fbook icon 60'Reader's Digest' Interview: 

'The Trivia Man' by Deborah O'Brien

Kirsty People 420

'The Trivia Man' explores the theme of being different and trying to fit in. Was there a particular motivation that led you to write about these matters?

As a child, I was a bookish little girl who desperately wanted to be like her peers but didn’t know how. I think that’s why the need to belong is a theme which has emerged in all my novels, but in differing ways.

I really enjoyed the contrast between the characters of Kevin and Maggie. Where did the inspiration for your main characters come from?

I suppose you could say that they reflect two different aspects of my own personality – Kevin is the nerdy ‘quiz kid’ side and Maggie the empathetic side. However, I wasn’t aware of those connections when I was writing the manuscript. It was only when I read the first draft that I realised why those two characters were so easy to write!

Both Kevin and Patrick could be characterised as being on the autism spectrum. Do you have experience with people who are, to use a popular term, ‘on the spectrum’? Or were there other reasons that prompted you to create characters with these sorts of issues?

In my teaching career I encountered a number of young people with special needs including some on the so-called ‘autism spectrum’. tried verhard to view my students as individuals and not to define them by their ‘condition’. So ofteI’ve heard someone say: ‘He’s ADHD’ or ‘She’s Asperger’s’ and Ive longed to retort: ‘No, they’re not! They happen to be someone diagnosed with that disorder. Theres a big difference.

What led you to base your story around a trivia competition?

On a personal level, I’ve always been a trivia buff, even as a child. From a writer’s point of view, a trivia competition provides the perfect structure and framework for a novel. That’s important for me because I don’t plan my plots so I need those kind of constraints to keep me in line. Every chapter is a week of the competition, culminating in the big reveal at the end of the season when the winners are announced.

Have you been involved in a weekly trivia competition?

Years ago I took part in a seasonal trivia competition in which there was a karaoke session at interval. On the first night I was caught off guard and found myself up on the stage with the rest of my team, singing a Tina Turner song. The following week I disappeared into the loo at the end of round four and didn’t emerge until the singing was over! After that, I used to slip outside at interval, only to find the smokers in the audience had done the same thing. In my novel the karaoke session affords Kevin and Maggie a chance to have a conversation away from the other members of the team.

What was the most difficult question that you were able to answer?

'Which animal doesn’t belong: wombat, koala, kangaroo or echidna?'

This question wasn’t necessarily the most difficult I’ve ever encountered but it certainly created a lot of conflict among our team members. Everyone except me chose the koala because it’s the only tree-dwelling creature in the list. I nominated the echidna as it’s the only monotreme. Being the team recorder, I wrote down ‘echidna’ – against the wishes of the rest of the team. Thank goodness it turned out to be the answer that the quizmaster had on his card, or I would have been in big trouble!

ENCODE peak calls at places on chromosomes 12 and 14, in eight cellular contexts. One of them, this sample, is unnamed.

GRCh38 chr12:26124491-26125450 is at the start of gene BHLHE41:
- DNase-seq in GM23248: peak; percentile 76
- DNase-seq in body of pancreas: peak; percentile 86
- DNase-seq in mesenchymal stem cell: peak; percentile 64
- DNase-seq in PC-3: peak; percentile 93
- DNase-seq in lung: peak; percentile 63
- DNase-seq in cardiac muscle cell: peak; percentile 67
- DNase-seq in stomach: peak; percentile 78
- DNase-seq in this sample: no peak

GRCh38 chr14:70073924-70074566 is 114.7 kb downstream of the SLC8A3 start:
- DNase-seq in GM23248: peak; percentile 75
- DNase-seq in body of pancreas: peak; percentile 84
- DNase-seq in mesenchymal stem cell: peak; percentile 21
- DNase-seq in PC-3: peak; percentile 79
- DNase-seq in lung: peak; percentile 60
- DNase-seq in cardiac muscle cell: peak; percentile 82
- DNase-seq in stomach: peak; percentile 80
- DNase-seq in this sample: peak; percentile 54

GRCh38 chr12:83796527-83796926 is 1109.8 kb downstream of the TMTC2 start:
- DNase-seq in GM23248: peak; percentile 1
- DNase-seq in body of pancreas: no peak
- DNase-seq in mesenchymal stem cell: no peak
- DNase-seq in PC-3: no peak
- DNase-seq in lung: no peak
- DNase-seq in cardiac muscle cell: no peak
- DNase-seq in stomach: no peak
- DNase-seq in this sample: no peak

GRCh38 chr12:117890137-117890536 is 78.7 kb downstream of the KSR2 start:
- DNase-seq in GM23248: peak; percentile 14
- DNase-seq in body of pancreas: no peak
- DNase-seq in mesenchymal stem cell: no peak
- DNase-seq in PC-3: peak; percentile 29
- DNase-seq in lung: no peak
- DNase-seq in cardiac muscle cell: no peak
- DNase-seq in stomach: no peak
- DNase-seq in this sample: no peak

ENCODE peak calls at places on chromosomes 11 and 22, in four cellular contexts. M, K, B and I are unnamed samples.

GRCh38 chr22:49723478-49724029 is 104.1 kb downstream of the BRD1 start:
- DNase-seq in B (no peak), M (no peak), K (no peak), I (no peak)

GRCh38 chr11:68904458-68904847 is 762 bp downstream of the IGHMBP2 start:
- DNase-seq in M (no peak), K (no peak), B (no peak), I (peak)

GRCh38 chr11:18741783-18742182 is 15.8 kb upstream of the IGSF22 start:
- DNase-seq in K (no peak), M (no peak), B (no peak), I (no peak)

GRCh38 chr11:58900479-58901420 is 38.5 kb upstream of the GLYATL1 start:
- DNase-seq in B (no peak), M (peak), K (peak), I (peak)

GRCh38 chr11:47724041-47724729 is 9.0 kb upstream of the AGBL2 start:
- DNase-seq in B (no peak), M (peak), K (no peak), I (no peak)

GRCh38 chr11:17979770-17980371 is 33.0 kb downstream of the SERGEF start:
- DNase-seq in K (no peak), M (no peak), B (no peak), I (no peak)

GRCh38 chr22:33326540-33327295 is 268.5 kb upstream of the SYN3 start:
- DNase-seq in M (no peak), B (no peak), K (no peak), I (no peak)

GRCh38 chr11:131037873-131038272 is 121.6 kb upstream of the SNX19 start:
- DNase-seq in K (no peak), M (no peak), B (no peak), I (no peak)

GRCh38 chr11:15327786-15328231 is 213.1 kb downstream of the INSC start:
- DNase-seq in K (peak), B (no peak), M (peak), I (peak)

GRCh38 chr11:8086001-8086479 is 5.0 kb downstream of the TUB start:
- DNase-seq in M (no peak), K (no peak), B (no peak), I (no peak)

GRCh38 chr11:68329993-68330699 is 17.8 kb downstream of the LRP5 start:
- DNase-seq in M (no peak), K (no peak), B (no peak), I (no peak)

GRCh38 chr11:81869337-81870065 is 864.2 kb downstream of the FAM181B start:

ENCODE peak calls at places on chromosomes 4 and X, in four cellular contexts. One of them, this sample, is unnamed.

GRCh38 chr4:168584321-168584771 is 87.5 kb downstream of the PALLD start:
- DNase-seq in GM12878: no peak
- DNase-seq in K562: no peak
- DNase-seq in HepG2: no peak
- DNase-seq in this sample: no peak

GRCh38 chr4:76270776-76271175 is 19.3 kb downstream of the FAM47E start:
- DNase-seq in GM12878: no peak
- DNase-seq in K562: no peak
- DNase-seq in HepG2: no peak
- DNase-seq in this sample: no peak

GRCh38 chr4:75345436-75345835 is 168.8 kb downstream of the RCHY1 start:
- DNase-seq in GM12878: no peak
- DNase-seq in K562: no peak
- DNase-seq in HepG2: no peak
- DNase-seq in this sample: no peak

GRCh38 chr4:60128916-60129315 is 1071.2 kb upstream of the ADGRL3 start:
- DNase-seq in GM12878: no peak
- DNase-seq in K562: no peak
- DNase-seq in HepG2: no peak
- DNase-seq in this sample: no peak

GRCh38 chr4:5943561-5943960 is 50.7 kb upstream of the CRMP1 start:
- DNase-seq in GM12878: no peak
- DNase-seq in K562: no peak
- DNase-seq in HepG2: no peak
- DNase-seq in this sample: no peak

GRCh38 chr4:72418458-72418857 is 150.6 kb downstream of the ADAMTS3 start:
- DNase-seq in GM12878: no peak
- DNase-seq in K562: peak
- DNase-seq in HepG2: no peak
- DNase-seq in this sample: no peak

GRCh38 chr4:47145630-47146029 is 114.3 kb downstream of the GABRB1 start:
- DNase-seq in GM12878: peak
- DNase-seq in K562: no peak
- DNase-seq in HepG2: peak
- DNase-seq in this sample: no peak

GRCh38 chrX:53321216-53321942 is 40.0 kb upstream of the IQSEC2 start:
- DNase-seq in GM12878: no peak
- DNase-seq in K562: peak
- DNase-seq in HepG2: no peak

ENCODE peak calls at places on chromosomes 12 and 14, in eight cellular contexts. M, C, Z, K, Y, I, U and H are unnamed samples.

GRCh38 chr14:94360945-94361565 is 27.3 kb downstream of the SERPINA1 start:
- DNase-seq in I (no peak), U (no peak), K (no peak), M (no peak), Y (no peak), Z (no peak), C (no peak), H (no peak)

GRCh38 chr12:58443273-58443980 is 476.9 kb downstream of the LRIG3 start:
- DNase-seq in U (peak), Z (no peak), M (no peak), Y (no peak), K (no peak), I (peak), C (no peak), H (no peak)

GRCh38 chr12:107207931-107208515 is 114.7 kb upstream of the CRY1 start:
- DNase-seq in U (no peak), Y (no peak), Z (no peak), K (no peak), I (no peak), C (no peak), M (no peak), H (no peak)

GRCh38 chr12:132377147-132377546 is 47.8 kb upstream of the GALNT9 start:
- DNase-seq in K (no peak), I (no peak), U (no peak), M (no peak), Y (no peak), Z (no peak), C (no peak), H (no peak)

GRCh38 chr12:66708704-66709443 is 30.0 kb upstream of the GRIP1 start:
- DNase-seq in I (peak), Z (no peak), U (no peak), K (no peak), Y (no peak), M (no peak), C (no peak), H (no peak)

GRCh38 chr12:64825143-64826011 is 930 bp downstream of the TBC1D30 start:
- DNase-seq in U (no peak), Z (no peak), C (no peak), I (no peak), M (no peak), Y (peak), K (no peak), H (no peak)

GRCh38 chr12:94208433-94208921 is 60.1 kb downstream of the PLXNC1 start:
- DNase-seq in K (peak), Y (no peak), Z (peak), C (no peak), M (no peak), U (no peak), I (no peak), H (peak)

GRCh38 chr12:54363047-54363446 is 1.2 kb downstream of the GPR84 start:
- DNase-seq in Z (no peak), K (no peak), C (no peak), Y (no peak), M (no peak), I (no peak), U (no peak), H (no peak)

Are you currently working on a new book?

Yes, it’s called 'The Rarest Thing' and is set in the Victorian High Country in 1966. The story is inspired by a true event – the discovery of a live mountain pygmy possum, a creature thought to have been extinct for millennia. My protagonists are a female palaeontologist and an international wildlife photographer thrown together in a quest to locate and photograph the tiny possums in the wild.

Where do you generally find inspiration for your novels?

The inspiration comes from many different sources, including my own experiences mixed with a good dose of imagination. I always begin with a strong premise which propels me through the story. In the case of 'The Trivia Man', it was the idea of a middle-aged quiz champion who is always on the outside looking in. That concept gave me so many intriguing possibilities to work with.

Do you have a particular writing routine and why do you think it works for you?

When it comes to routine, I’d love to say that I disappear into my ‘writing cave’ for three hours in the morning and three hours in the afternoon and write 2000 words a day. But I have no routine. Writing fits into my life whenever I have free time. I wish it was the other way around!

If you could invite three of your favourite authors to dinner—living or dead—who would you choose to invite?

What an intriguing question! My first guest would be the inimitable Neil Gaiman who writes across a range of genres and happens to be one of the most compelling and entertaining speakers I’ve ever heard. As my second guest, I’d choose someone whose writing has been a great influence on me – Lewis Carroll. Even today, in spite of the swag of biographies written about him, he remains an enigmatic figure. And finally I’d love to meet F. Scott Fitzgerald, author of one of my favourite novels, 'The Great Gatsby'. I’m sure he would have some incredible stories to tell about the halcyon days of the 1920s.

Interview with Alison Fraser in conjunction with the publication of the 'Reader's Digest' condensed version of 'The Trivia Man' in the April 'Special Edition'.